Missionary confession: As proven by one of our Thursday appointments, if I've had a hearty lunch, and I sit down, I'm still at risk of falling asleep during lessons. Hey, no one said we were perfect. ;)
We were teaching a recent convert about the temple and eternal families, and Arnaud gave this young lady a commitment to go to the temple one day and marry a very handsome, nice young man. Elder Joseph and I looked at each other, snickered, and afterwards told Arnaud that he gave a great commitment, but normally one should give it on his knees. Haha, we had a good crack up on that one. (:
We're still doing great on the service train. We've been washing dishes, fanning fires, doing laundry, and we got to help one of our investigators make dinner, and she asked us to eat with her. We did the pepper challenge (eating a whole pepper), and I totally smoked Arnaud, I did it without flinching!
Saturday afternoon, we showed up at the Church to teach. Our investigators weren't there yet (they ended up cancelling the rendez-vous), so we sat down to rest in the sacrament hall for a bit. Another ward was having a baptismal service. All of a sudden, a less active member we've been working with came into the room to say hi to us. She said that today was the baptism of her son, and no one was showing up yet. We asked the missionaries baptizing to keep the water in the font in case we would need to do an impromptu baptism. After some calling around and discussion, there seemed to be a misunderstanding, so we ended up scheduling the baptism for another day. At that point, there rested only one problem: how do we empty the baptismal font, now that the baptismal service was long over?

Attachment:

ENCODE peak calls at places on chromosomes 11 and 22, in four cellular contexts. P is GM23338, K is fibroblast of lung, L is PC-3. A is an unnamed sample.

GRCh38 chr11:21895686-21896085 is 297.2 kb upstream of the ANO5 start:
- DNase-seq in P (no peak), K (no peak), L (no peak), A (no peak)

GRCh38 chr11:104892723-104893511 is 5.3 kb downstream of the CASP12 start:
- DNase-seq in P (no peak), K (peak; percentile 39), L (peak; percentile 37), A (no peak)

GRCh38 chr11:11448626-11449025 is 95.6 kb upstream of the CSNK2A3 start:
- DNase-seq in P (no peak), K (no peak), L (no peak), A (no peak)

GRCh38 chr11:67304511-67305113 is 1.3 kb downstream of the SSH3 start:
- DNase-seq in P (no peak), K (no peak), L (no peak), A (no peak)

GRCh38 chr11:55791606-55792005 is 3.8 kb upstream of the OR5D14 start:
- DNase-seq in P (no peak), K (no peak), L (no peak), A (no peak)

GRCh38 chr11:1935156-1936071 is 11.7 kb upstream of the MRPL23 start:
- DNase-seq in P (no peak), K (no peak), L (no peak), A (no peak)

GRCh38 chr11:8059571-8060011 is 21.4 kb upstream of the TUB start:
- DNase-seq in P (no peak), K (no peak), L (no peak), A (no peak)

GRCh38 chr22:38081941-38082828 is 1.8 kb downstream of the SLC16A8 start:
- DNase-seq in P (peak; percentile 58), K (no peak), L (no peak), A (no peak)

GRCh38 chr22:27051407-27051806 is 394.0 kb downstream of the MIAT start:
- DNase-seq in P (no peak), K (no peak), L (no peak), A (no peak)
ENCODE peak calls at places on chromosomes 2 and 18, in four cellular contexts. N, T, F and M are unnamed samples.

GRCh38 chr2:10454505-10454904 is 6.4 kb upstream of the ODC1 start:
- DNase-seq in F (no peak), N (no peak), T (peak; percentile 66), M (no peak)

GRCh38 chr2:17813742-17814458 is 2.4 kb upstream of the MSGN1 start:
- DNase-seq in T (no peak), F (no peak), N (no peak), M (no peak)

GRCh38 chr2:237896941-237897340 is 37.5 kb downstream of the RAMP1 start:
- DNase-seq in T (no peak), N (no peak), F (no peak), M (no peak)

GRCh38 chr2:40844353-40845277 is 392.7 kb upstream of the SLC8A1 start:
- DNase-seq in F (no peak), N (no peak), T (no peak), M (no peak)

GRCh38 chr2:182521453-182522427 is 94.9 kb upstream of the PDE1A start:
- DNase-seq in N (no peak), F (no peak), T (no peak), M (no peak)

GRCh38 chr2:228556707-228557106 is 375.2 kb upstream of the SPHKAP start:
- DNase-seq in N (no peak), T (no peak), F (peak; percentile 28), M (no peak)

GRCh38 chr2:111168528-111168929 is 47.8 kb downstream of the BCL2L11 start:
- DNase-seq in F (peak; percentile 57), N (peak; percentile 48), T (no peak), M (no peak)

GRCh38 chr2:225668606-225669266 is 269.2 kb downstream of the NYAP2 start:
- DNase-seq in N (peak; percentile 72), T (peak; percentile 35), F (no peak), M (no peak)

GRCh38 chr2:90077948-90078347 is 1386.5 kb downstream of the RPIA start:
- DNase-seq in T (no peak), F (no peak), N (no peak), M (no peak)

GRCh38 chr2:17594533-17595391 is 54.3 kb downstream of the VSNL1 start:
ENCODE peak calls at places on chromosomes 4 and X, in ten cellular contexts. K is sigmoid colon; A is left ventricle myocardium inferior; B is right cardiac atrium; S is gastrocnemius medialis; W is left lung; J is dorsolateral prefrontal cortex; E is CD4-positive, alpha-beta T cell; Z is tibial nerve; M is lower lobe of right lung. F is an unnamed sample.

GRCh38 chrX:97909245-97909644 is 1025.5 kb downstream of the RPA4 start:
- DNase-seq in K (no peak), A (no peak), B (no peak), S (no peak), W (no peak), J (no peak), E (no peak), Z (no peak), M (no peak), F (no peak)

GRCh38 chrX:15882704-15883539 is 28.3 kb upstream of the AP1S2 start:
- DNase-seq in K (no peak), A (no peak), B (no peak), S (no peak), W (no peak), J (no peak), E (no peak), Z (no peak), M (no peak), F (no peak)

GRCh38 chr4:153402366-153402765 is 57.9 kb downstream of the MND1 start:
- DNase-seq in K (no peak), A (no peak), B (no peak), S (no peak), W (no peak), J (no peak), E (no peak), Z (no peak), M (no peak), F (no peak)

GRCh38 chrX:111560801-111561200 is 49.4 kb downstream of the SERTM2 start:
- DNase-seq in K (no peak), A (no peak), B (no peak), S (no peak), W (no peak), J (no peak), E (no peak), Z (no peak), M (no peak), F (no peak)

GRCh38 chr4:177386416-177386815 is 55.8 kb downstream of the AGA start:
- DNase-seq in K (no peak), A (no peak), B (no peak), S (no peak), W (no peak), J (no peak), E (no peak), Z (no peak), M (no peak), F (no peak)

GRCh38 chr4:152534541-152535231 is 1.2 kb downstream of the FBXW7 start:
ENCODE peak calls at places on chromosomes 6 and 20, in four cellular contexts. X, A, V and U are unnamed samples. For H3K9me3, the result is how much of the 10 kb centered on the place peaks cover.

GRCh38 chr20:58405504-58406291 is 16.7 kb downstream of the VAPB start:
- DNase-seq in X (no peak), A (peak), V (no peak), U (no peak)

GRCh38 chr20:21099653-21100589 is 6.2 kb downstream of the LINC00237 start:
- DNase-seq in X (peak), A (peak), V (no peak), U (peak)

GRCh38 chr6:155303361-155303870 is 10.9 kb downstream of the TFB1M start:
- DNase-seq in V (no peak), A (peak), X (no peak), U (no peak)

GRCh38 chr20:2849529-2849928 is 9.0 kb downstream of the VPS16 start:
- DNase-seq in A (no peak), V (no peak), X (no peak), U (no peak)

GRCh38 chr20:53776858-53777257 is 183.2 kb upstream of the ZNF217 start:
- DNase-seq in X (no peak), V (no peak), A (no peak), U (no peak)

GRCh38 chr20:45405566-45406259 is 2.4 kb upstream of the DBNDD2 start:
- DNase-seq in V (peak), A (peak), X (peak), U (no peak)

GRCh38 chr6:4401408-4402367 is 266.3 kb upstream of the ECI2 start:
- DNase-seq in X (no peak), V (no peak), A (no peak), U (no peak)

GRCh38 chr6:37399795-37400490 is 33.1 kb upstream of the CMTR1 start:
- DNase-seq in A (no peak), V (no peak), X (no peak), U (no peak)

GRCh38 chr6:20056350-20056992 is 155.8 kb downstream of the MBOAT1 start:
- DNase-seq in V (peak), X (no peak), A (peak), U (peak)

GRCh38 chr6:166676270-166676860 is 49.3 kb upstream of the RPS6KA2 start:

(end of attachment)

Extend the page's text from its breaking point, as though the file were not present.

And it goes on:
I don't know how we keep the font drains closed back home, but here we plug the drain with plastic bags and a brick, and when we're finished we budge the brick and remove the bags. We tried to reach the brick from the viewing glass with mop handles, but that didn't work. We tried going in from the bathroom (the girls bathroom is the one with doors to the font), standing on a thin ledge that is under the handrail of the staircase, and reaching the brick with our sticks from there. After much work, the DMP of the other ward finally got the brick off and some of the bags. Unfortunately, the ward clerk (who had been assigned to fill the font Friday evening by the bishop) had stuffed the plastic bags in good, so we could no longer pull them out with our sticks. With no better option, we decided someone had to go in and get wet to unplug the font. I volunteered. The other ward's DMP dug out the wet baptismal clothes, and I changed out of my pants into the baptismal pants. I tried to reach in and unplug the drain, but the water was too deep, and I would've gotten my shirt wet, so I snuck out and took my shirt off. I didn't think to grab a baptismal shirt, but I hopped in, reached in, and unplugged the drain.